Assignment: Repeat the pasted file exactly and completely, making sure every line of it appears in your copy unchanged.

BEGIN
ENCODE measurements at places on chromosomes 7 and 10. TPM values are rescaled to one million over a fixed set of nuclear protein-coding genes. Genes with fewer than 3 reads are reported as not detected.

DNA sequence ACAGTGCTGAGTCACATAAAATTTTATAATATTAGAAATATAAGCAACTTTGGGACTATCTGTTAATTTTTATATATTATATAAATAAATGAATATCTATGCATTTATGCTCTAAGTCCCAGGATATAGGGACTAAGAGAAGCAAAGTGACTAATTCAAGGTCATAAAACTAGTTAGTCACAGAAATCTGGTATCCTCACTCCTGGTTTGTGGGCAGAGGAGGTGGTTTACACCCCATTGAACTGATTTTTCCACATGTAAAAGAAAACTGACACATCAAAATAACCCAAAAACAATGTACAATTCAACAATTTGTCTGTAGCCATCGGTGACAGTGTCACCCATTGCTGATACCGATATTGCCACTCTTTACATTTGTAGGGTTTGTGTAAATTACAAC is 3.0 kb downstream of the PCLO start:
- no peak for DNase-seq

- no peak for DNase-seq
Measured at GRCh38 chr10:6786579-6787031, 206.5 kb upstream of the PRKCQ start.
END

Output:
ENCODE measurements at places on chromosomes 7 and 10. TPM values are rescaled to one million over a fixed set of nuclear protein-coding genes. Genes with fewer than 3 reads are reported as not detected.

DNA sequence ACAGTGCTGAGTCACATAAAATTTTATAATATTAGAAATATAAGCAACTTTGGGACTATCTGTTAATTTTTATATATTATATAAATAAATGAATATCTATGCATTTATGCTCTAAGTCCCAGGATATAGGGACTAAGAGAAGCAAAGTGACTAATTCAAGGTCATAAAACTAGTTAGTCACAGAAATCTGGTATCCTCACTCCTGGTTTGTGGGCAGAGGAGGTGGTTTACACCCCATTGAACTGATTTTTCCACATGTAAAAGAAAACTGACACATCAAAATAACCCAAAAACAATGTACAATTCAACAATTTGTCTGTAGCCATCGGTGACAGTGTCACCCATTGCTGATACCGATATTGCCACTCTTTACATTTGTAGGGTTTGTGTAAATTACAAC is 3.0 kb downstream of the PCLO start:
- no peak for DNase-seq

- no peak for DNase-seq
Measured at GRCh38 chr10:6786579-6787031, 206.5 kb upstream of the PRKCQ start.